Motivating Weight Loss Among Obese Women with Polycystic Ovary Syndrome

Persistent Link:
http://hdl.handle.net/10150/228437
Title:
Motivating Weight Loss Among Obese Women with Polycystic Ovary Syndrome
Author:
Edmund, Sara J.
Issue Date:
2012
Publisher:
The University of Arizona.
Rights:
Copyright © is held by the author. Digital access to this material is made possible by the University Libraries, University of Arizona. Further transmission, reproduction or presentation (such as public display or performance) of protected items is prohibited except with permission of the author.
Abstract:
The purpose of the study was to evaluate the feasibility of utilizing an existing web based weight loss program and the effectiveness of the program in increasing self efficacy and motivation for weight loss among obese women with PCOS. There is consensus among many infertility experts that weight loss should be the first line of therapy for infertility and PCOS among obese women desiring pregnancy. Web based interventions have been effective in other areas of health behavior change. However, there have been no studies to evaluate use of a web-based weight loss program with the targeted population. Bandura's Social Cognitive Theory provides the basis for the contention that self efficacy is a major factor in self regulation. Another factor is motivation, which enhances self efficacy, thus creating behavior change. A sample of nine women participated in the one group pretest/posttest study measuring self efficacy, motivation and web site visits. BMI was calculated based on self-reported height and weight at baseline and after four weeks as a secondary outcome. There were significant increases in both self-efficacy and motivation for weight loss. Feasibility measures were not met at 90%. Eight of nine participants decreased their BMI. These results support utilization of currently available, free, online weight loss programs for this population.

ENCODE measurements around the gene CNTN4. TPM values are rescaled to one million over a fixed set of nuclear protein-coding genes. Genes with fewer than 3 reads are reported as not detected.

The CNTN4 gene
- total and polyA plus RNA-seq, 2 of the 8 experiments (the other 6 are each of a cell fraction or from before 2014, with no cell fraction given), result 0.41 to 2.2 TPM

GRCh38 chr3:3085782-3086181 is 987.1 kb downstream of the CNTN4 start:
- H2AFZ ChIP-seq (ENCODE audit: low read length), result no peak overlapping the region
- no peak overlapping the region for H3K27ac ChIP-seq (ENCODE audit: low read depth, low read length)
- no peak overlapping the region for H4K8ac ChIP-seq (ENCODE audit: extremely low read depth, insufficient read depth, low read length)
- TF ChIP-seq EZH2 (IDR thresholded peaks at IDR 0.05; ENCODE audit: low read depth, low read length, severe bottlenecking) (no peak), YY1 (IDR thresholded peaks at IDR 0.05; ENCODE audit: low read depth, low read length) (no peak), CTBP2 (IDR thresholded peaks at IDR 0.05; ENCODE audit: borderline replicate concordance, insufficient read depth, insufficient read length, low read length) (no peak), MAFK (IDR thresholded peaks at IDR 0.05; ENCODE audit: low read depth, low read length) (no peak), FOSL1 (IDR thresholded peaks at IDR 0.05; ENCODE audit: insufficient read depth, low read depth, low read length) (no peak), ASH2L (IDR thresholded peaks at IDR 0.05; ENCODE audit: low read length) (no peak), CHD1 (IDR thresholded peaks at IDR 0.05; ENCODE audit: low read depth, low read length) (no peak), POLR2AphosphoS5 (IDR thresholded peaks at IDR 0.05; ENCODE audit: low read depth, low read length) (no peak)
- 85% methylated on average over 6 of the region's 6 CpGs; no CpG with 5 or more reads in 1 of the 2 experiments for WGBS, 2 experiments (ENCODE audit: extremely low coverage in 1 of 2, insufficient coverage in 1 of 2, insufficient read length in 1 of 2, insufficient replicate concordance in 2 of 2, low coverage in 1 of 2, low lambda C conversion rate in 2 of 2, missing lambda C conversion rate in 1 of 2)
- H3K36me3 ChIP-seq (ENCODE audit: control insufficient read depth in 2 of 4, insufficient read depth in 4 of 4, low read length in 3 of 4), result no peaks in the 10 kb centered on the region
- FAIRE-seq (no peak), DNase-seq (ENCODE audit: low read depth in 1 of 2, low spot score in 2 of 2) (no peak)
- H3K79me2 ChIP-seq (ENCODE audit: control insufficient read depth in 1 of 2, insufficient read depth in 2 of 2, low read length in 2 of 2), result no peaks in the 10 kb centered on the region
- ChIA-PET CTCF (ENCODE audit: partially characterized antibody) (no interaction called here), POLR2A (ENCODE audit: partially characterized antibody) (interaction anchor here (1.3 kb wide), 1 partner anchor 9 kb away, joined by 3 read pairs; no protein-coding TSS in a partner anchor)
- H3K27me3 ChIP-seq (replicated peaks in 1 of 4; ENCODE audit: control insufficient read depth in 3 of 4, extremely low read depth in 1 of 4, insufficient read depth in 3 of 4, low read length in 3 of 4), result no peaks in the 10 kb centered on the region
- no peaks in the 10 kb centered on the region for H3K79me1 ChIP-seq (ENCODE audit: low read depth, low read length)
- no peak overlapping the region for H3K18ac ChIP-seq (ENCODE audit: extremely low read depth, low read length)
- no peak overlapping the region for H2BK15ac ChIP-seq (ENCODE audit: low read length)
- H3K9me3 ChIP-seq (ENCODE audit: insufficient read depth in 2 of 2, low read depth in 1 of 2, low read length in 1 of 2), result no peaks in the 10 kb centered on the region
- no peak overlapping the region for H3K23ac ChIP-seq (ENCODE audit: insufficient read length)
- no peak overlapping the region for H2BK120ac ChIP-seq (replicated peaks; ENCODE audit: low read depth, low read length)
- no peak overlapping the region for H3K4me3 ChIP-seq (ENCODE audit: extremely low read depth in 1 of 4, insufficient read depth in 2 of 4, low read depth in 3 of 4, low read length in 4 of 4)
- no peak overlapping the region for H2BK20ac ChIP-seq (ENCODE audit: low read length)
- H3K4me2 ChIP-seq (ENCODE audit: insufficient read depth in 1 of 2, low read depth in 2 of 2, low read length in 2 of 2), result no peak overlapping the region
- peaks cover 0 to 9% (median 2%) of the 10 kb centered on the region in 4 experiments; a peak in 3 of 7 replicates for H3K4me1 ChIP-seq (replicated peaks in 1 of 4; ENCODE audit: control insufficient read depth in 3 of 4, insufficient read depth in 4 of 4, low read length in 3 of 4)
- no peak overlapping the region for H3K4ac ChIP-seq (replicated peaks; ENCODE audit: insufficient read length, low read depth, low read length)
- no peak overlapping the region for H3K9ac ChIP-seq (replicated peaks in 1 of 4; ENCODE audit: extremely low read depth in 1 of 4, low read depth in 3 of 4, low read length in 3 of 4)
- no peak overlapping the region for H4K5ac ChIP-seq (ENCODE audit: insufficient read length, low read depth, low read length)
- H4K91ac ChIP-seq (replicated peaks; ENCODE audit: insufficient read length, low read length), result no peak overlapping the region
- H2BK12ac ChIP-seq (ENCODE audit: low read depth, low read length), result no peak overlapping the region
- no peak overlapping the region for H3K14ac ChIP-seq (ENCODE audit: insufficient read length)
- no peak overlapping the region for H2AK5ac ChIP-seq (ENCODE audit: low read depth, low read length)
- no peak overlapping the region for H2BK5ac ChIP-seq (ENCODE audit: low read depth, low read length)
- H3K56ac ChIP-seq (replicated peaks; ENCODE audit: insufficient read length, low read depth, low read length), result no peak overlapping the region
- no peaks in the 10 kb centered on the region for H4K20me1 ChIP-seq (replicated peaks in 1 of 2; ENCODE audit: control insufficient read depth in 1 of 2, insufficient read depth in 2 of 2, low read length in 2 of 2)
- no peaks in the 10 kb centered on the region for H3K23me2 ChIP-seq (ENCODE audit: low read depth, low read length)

Type:
text; Electronic Dissertation
Keywords:
Nursing
Degree Name:
D.N.P.
Degree Level:
doctoral
Degree Program:
Graduate College; Nursing
Degree Grantor:
University of Arizona
Advisor:
Jones, Elaine G.

Full metadata record

DC FieldValue Language
dc.language.isoenen_US
dc.titleMotivating Weight Loss Among Obese Women with Polycystic Ovary Syndromeen_US
dc.creatorEdmund, Sara J.en_US
dc.contributor.authorEdmund, Sara J.en_US
dc.date.issued2012-
dc.publisherThe University of Arizona.en_US
dc.rightsCopyright © is held by the author. Digital access to this material is made possible by the University Libraries, University of Arizona. Further transmission, reproduction or presentation (such as public display or performance) of protected items is prohibited except with permission of the author.en_US
dc.description.abstractThe purpose of the study was to evaluate the feasibility of utilizing an existing web based weight loss program and the effectiveness of the program in increasing self efficacy and motivation for weight loss among obese women with PCOS. There is consensus among many infertility experts that weight loss should be the first line of therapy for infertility and PCOS among obese women desiring pregnancy. Web based interventions have been effective in other areas of health behavior change. However, there have been no studies to evaluate use of a web-based weight loss program with the targeted population. Bandura's Social Cognitive Theory provides the basis for the contention that self efficacy is a major factor in self regulation. Another factor is motivation, which enhances self efficacy, thus creating behavior change. A sample of nine women participated in the one group pretest/posttest study measuring self efficacy, motivation and web site visits. BMI was calculated based on self-reported height and weight at baseline and after four weeks as a secondary outcome. There were significant increases in both self-efficacy and motivation for weight loss. Feasibility measures were not met at 90%. Eight of nine participants decreased their BMI. These results support utilization of currently available, free, online weight loss programs for this population.en_US
dc.typetexten_US
dc.typeElectronic Dissertationen_US
dc.subjectNursingen_US
thesis.degree.nameD.N.P.en_US
thesis.degree.leveldoctoralen_US
thesis.degree.disciplineGraduate Collegeen_US
thesis.degree.disciplineNursingen_US
thesis.degree.grantorUniversity of Arizonaen_US
dc.contributor.advisorJones, Elaine G.en_US
dc.contributor.committeememberBerg, Judith A.en_US
dc.contributor.committeememberShea, Kimberly D.en_US
dc.contributor.committeememberJones, Elaine G.en_US
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